Presentation on theme: "KIDNEYS AND OSMOREGULATION"— Presentation transcript:
1KIDNEYS AND OSMOREGULATION Corresponds with chapter 36
2ExcretionExcretion is the removal from the body of waste products of the metabolic pathwaysExcretory organs tend to be tubular in both invertebrates and vertebrates
3The breakdown of various molecules forms nitrogenous wastes. amino acids energy OR amino acids fats or carbsRemoves the amino group (NH2) and excretes it in the form of ammonia, urea, or uric acidthe removal of the amino group requires a set amount of energyhowever when converting it the energy required changes
4Ammonia little energy needed H toxic requires a lot of fluids to keep it under controlN –H nitrogenous excretory product(w/ water)fish and aquatic animalsH
5UreaOH2N-C-NH2Needs energyLess toxic than ammoniaExcreted in moderately concentrated solution(allows body water to be conserved)Advantage for terrestrial animals with limited access to waterMain form of waste for sharks, adult amphibians, and mammals
6Uric acid Long complex series of enzymatic reactions that requires a lot of ATP Poorly soluble in water, it forms crystals Water conservation is needed because it can be concentrated more readily than urea, excreted in a dehydrated form Excreted by insects reptiles and birds
7Possible to predict metabolic waste based on anatomy and environment EXTRA CREDIT:
8Excretory organs among invertebrates Most animals have tubular organs that regulate the water and salt balance of the bodyexcrete metabolic wastes into the environmentMay utilize other organsLook at three examples, the planarian, the earthworm, and the arthropods
9Planarianstwo strands of branching excretory tubules,open to the outside through the excretory poresflame cells along the tubules.each has a cluster of beating ciliacilia allows the fluid to move through the body and outrids the body of excess water and excretes waste
10Earthwormsbody has segments and each segment has its own excretory structure nephridianephridium has an ciliated opening and excretory poreas fluid moves through the tubule the composition is modifiedurine has salts, metabolic wastes, and waterurine produced is equal to about 60% of its body weight. Excretion of ammonia is consistent
11Extra creditgive an example of an animal that doesn’t excrete what it was classified to excrete.why not?
12Insectslong set of thin tubules called Malpighian tubules attached to the guturic acid is actively transported from surrounding hemolymph into these tubuleswater follows salt gradient established by active transport of K+water and other materials are reabsorbed at the rectum uric acid excreted at the anusinsects-> water =little rebsorbtioninsects -> dry=lot of reabsorbtion-> semisolid mass of uric acid
13Arthropods (others)excretory organs given different name,but the function is similarcrustaceans remove wastes through diffusion across gillspossess excretory organ green gland, in ventral portion of head regionfluid collects in the tubules but is modified by time as it leavesShrimp and pill bugs have Maxillary glands in maxillary segmentsSpiders, scorpions and other arachnids have coxal glands, located near one or more appendagesSpherical sacs, wastes are collected from the surrounding blood and discharged at the pores at one to several pairs of appendages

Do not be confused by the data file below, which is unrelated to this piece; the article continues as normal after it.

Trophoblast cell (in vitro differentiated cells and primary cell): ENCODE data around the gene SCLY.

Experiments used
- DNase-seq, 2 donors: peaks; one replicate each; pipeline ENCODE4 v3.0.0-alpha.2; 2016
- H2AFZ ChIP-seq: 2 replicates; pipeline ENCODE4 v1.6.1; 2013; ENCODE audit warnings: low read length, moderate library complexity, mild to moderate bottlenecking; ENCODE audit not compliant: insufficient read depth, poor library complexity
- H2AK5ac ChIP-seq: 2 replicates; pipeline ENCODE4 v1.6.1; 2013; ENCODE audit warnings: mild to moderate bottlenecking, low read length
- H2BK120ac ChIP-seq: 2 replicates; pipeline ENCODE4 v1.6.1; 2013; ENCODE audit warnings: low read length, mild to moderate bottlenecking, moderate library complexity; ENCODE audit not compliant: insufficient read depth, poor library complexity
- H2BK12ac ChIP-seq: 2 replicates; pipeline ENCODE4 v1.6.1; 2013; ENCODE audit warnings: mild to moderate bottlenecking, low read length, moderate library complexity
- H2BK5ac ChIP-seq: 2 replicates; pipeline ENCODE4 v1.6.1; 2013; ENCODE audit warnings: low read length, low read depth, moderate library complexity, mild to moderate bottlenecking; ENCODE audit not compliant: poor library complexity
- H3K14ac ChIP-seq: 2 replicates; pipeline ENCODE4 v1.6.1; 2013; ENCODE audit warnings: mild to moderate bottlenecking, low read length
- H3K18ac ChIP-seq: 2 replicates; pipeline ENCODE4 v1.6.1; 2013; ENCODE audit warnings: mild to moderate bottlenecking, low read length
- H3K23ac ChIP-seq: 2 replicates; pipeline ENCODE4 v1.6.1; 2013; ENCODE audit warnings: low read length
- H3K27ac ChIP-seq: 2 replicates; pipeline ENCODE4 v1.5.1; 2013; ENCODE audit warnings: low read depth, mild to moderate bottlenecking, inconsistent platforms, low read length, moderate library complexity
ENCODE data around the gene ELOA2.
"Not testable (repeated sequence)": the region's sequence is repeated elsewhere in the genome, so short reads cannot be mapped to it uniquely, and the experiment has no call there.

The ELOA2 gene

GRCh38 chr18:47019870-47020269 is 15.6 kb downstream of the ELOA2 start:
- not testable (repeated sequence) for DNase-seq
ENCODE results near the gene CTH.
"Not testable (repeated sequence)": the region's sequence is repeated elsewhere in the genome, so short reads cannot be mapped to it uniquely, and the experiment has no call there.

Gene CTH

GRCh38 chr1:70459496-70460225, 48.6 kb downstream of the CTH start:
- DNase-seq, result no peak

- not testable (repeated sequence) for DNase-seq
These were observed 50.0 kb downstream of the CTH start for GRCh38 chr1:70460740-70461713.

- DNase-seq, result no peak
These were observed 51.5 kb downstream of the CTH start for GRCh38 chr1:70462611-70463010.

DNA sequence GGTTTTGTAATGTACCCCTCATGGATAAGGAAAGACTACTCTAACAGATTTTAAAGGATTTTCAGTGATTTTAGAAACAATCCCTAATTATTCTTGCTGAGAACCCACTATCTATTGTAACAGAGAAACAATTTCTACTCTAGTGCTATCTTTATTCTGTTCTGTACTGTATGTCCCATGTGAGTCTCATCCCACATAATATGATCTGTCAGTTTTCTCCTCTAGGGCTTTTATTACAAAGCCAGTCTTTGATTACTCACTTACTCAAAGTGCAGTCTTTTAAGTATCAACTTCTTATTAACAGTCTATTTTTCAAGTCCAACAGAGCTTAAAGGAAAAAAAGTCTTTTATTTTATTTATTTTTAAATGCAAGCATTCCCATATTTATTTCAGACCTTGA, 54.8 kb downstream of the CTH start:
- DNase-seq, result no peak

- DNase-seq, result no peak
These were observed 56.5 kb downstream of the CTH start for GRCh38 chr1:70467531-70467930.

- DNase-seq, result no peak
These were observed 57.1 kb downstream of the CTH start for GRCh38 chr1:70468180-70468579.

14Osmoregulation in Aquatic Vertebrates Osmoregulation- to maintain particular ion concentrations in bloodEssential to maintain homeostasis b/cIons like Ca2+, Na+, K+ and PO4- affect systems of the bodyNecessary b/c few vertebrates have blood that is isotonic to the sea water
15concentration of various ions in blood is less than seawater Cartilaginous fishconcentration of various ions in blood is less than seawaterblood plasma nearly isotonic with water b/c they pump it full of ureagives their blood same tonicity of waterDo regulate concentration of solutes and have rectal glands that rids the body of excess saltMarine bony fishBlood plasma is hypertonic to the marine environment (high in salts)avoid getting dehydratedlose water by osmosis, counteract by drinking sea waterconstant drinking causes the fish to acquire lots of salt, actively transport out into the sea through the gillskidneys conserve the waterproduces small amount of isotonic urineFreshwater Bony Fishosmotic problems opposite to the marinegain water across gills and body surfacnever drink wateractively transport salt into blood across membrane of gillseliminate excess water by producing large quantities of dilute urine, discharge urine =1/3 of their body weight
16Extra credit What glands does a pill bug have? What glands does a spider have?
17Osmoregulation among Terrestrial Vertebrates Biological systems are affected by disruptions to dynamic homeostasisdehydrationKangaroo ratform concentrated urine(20x more concentrated than its blood plasma)survives using metabolic water derived using cellular respirationnever drinks wateradaptions allows for it to remain in water-salt balance
18Seagulls, Reptiles, and Mammals kidneys are good at conserving waterare able to drink sea water, unlike usseabirds and reptiles have salt glands that pump the salt outBirdsglands located near eye produces salty solution that is excreted through nostrils and drips offIn Sea Turtles salt gland is modified tear gland sea snakes located beneath the tongueCommandeered a gland meant for another purpose to pump salt from the blood plasma and leave behind the water.
19Extra creditName two ions that affect the body systems.
21The Urinary System (pg 670-673) The urinary system includes theKidneys – the major organ that regulates excretion; regulator of blood compostionUrine – the modified filtrate made by the kidneys which is conducted from the body by the other organs in the urinary systemUreter – each kidney is connected to a ureter; a duct that takes urine from the kidney to the urinary bladderUrinary bladder – where the kidney is stored until it is voided from the bodyUrethra – through which the urine is voided from the body; in males the urethra passes through the penis while in females the opening of the urethra is ventral to that of the vaginaThere is no connection between the reproductive and urinary system for females, but in males the urethra carries the sperm during ejaculation